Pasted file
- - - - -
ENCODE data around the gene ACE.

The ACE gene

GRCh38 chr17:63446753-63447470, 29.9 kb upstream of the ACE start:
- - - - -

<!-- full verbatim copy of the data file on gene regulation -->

ENCODE data around the gene ACE.

The ACE gene

GRCh38 chr17:63446753-63447470, 29.9 kb upstream of the ACE start: